Review: Blasted, Sheffield Crucible Theatre


Joshua Hackett reviews Blasted at the Sheffield Crucible Theatre, an intense, gritty and gripping production. 

“It’s an hour forty-five, no interval. If you need to leave, we won’t be able to let you back in.”

I nod and take my seat. As the lights die down, director Richard Wilson (yes, that Richard Wilson) laughs from the back row at some unheard joke. On stage, the middle-aged Ian and young Cate enter an unassuming, upmarket hotel room. Barely fifteen minutes hence, Ian undresses in full view of the audience, but if I listed the most graphic moments of Blasted, this scene would barely make the top ten.

The play’s 1995 premiere drew fierce criticism for perceived gratuity; the Daily Mail memorably described it as a “disgusting feast of filth”. Others called for the return of the censor. Built on a crux of war, violence, sex and abuse, Blasted needs virtually every trigger warning. Some conclude that the play (Sarah Kane’s first – she would write five before her suicide at 28) seeks to shock only for the sake of shocking – a problem often seen to afflict the early work of playwrights, eager to show us all how unfair the world is and how bad humans can be.

How does one review a play which parades the worst humanity has to offer over the course of an hour forty-five?

It truly does feel like morals disappear in the space between the audience and the stage. The acting is undeniably strong, but is at its best when characters interact. The rare solo moments are a smidgeon less convincing. Martin Marquez gives a standout performance as foul-mouthed Ian, moving from villain to victim with ease as the play progresses.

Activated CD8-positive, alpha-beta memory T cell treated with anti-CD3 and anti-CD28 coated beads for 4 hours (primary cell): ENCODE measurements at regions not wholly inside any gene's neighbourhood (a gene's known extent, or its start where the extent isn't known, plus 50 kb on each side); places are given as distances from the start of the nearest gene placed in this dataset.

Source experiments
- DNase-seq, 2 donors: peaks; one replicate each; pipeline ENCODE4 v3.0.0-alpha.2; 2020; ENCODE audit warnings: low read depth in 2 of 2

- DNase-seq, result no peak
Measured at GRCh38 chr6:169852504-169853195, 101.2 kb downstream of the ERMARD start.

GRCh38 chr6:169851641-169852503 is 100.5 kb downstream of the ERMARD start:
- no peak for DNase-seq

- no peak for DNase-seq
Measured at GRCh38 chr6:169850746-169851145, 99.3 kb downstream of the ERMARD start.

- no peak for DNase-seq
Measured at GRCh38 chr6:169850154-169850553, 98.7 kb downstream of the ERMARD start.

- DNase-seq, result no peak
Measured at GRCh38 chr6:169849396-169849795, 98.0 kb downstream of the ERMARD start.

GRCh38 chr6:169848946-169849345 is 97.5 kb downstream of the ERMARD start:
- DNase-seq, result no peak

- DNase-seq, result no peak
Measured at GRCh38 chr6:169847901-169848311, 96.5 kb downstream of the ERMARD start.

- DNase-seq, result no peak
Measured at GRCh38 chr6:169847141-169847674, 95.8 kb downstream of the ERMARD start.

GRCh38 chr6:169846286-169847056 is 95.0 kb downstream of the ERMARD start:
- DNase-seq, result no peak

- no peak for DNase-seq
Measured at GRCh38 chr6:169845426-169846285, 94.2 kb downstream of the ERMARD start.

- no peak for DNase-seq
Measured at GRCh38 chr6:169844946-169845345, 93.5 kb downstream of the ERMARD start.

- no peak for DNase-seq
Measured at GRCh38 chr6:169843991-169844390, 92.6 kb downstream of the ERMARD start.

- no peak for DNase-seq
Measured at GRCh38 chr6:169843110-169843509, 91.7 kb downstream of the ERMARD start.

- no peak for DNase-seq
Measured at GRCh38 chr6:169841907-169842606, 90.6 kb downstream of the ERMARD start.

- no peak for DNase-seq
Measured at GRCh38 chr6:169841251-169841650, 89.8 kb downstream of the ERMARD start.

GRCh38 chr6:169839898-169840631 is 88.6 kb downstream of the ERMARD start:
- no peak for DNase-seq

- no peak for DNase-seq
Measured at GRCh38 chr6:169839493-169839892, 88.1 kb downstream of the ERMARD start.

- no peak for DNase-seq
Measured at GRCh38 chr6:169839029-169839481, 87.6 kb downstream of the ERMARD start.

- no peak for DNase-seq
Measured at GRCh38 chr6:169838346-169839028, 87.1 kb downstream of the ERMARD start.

Blasted leaves naturalistic theatre behind halfway through. At the play’s close, the hotel room, once pristine and pedestrian, has been utterly transformed into a hellish, expressionist space. It is gnarled and broken, reflecting the minds and bodies of the characters. The technical execution of the play is particularly deserving of praise. One audience member describes it as “technically skilled but repulsive”. Mortar explosions and staged violence feel entirely genuine; with the audience tensing visibly any time a gun is brandished.

Wilson’s production does justice to Sarah Kane’s difficult source material, and is a worthy, timely adaptation of her work. With ISIS, the Ukraine crisis and a dozen other wars and conflicts in full swing, Blasted remains as relevant to the real world as it ever was. This is an intense, uncomfortable production. It will stick to you after you’ve left the theatre, leaves few taboos unscathed and will purge any shred of optimism from your mind.

You will want to look away. Go see it anyway.

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